“We switched off lights of our rooms and prayed to Allah … We called our landlord and she immediately responded and rescued us from there,” he said, adding that she took around nine students to her residence in her own car on the gloomy night.
Khan said that members of local communities, teachers and other university staff had cooperated with the students in the difficult time. “They brought us food, water and biscuits and stood by us against their own people,” he continued.
He also informed the local community and teachers had widely circulated audio and video messages of apology to international students, including Pakistanis, a day after the violence, promising to do everything to hold all the criminals accountable.
Khan said his parents were worried about his safety, fearing that they may not let him resume his studies in Bishkek after the semester break ended in September.
“My parents are pushing me to migrate to a local medical college in Pakistan to complete my studies,” he added. “I have invested my three years and a lot of money, so let’s see when the education resumes.”
Some students said the situation was completely under control in Bishkek days after the violence, as the local police and paramilitary took charge of the security of hostels and private apartments where international students were residing.
“I will go back to resume my studies since I can’t waste my time,” Anjum Rasheed, a final year medical student from Peshawar, told Arab News. “The days of the violence are over now, and local Kyrgyz community has repeatedly apologized to the students for the unfortunate incident.”
“Our teachers and other staff of the university had been extremely cooperative during the mob attack, and there is no reason for us to quit the studies,” he said, adding that one of his teachers rescued him from the hostel and took him to a shelter arranged by a human rights organization in the city.
He also noted that a local family transported him with a couple of other students to the airport for their flight back to Pakistan.


Peshawar residents, led by PTI lawmaker, storm grid station to restore power amid heatwave

Updated 25 May 2024
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Peshawar residents, led by PTI lawmaker, storm grid station to restore power amid heatwave

  • The electric supply company says the protesters ‘forcibly switched on nine high-loss feeders’ in the area
  • It mentions losses due to power-theft, non-payment of dues, lodges police complaint against the lawmaker

ISLAMABAD: Residents of Peshawar in Pakistan’s northwest, led by a provincial lawmaker from former Prime Minister Imran Khan’s Pakistan Tehreek-e-Insaf (PTI) party, stormed a grid station on Saturday and restored electricity themselves to protest prolonged power cuts amid scorching heat.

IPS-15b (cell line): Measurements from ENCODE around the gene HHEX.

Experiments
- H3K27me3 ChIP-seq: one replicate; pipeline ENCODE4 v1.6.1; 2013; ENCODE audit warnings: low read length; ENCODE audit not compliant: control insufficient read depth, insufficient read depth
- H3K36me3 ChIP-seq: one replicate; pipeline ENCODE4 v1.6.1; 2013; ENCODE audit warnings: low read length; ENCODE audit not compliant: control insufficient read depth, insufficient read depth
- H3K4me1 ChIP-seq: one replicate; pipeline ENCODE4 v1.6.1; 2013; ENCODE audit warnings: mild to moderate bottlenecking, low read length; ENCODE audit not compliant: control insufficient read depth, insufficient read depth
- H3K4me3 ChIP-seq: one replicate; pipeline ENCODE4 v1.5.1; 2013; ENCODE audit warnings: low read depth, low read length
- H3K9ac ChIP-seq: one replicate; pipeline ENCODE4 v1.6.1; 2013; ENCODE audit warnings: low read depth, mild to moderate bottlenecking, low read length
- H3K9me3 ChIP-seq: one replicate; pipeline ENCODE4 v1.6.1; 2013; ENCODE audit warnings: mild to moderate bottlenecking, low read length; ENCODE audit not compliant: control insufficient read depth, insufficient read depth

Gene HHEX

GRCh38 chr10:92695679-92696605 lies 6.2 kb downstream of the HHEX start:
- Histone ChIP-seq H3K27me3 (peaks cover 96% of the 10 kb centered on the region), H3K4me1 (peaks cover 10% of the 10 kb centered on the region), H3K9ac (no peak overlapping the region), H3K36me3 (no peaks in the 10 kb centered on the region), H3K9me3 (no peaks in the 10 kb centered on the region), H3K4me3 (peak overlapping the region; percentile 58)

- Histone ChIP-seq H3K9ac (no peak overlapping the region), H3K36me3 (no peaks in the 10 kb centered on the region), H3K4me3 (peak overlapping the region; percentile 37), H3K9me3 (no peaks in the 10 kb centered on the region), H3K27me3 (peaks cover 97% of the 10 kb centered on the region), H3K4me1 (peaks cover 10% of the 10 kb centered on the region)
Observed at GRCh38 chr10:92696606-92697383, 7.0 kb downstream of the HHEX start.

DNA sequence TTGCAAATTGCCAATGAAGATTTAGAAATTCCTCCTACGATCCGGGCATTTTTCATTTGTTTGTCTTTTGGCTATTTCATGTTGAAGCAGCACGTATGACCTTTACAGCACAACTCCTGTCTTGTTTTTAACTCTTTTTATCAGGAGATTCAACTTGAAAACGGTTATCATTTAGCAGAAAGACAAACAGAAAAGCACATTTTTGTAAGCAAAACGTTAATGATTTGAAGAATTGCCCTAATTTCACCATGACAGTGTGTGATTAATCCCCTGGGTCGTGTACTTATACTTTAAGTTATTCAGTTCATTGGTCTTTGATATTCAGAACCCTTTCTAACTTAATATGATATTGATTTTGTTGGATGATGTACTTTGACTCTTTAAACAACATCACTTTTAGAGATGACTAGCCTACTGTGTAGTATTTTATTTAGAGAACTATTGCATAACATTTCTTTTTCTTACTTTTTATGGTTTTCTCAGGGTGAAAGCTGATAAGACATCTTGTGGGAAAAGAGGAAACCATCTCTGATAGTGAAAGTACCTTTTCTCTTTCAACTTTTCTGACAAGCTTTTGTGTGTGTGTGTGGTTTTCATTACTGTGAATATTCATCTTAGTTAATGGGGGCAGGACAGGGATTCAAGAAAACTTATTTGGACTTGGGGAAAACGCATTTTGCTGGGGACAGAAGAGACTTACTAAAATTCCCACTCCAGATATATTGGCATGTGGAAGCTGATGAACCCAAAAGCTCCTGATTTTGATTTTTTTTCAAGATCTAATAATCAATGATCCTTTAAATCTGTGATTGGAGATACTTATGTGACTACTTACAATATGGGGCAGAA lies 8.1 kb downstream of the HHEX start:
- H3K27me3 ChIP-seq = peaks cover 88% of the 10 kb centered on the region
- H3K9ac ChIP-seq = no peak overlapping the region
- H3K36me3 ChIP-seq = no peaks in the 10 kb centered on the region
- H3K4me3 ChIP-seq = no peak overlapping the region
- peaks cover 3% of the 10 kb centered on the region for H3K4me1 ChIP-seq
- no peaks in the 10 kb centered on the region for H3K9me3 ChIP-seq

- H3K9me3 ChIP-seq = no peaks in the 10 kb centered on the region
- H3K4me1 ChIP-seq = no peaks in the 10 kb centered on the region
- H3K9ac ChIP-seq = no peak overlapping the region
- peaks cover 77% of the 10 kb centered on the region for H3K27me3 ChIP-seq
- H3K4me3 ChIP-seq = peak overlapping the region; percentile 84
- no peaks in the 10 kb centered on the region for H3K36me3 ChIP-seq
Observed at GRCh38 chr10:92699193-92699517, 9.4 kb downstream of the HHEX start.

Power outages are not uncommon in Pakistan during the summer months when the demand on the national grid spikes sharply due to the widespread use of air conditioners and desert coolers. These seasonal surges often lead to prolonged power outages, which fuel public discontent, particularly during the intense heatwaves that have swept across Pakistan in recent years.
While the blackouts can sometimes be part of the official load management strategy, Pakistani authorities have also pointed to power theft in Khyber Pakhtunkhwa as a significant issue, occasionally leading to complete shutdowns of electricity.
“If our electricity is cut off, everyone’s electricity will be cut off,” Pakistan’s Geo TV quoted the PTI lawmaker Fazal Elahi as saying after the incident.
The Peshawar Electric Supply Company (PESCO) said Elahi and other protesters entered the grid station and “forcibly switched on nine high-loss feeders” in the area.
“Losses due to power theft and non-payment of dues on these feeders are more than 80 percent,” it added.
Local media also reported that PESCO had filed a police complaint against the PTI lawmaker, who said protesters were only demanding their rights.


Jofra Archer stars as England beat Pakistan in second T20

Updated 25 May 2024
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Jofra Archer stars as England beat Pakistan in second T20

  • Skipper Jos Buttler, who smashed 84 off 51 balls, was the star of the England batting
  • Babar Azam praises Pakistani bowlers but says that the team could not finish well

BIRMINGHAM: Jofra Archer claimed two wickets on his long-awaited return to international cricket as England beat Pakistan by 23 runs at Edgbaston to move 1-0 up in the four-match T20 series.
England captain Jos Buttler won man-of-the-match after he smashed 84 off 51 balls to set the hosts a target of 184.
But it was Archer’s return that caught the eye as he made a case for selection in next month’s T20 World Cup in the United States and West Indies no harm.
The fast bowler has been beset by elbow injuries since his starring role in helping England win the 50-over World Cup in 2019.
On his first international appearance for 14 months, and first on home soil since 2020, Archer bounced back from an expensive first over, which went for 15 runs, to finish with two for 28.
“I thought Jofra Archer was brilliant,” said Buttler. “You could see his emotion taking wickets for England again but we need to temper those expectations because he’s not going to be the same straight away.
“I’m really pleased with the whole bowling group.”
Muhammad Rizwan was removed in the first over by Moeen Ali and Reece Topley took three wickets for 41.
Buttler was the star of the England batting with three sixes and eight fours.
He was ably supported by 37 from Will Jacks and Jonny Bairstow’s 21 but England failed to build on the platform given to them by their skipper.
Five wickets fell for just 25 runs as Pakistan battled back with Shaheen Shah Afridi the pick of the bowlers, taking 3-36.
“We got them to a par score, our bowlers bowled very well and we had our moments when we were batting,” said Pakistan captain Babar Azam.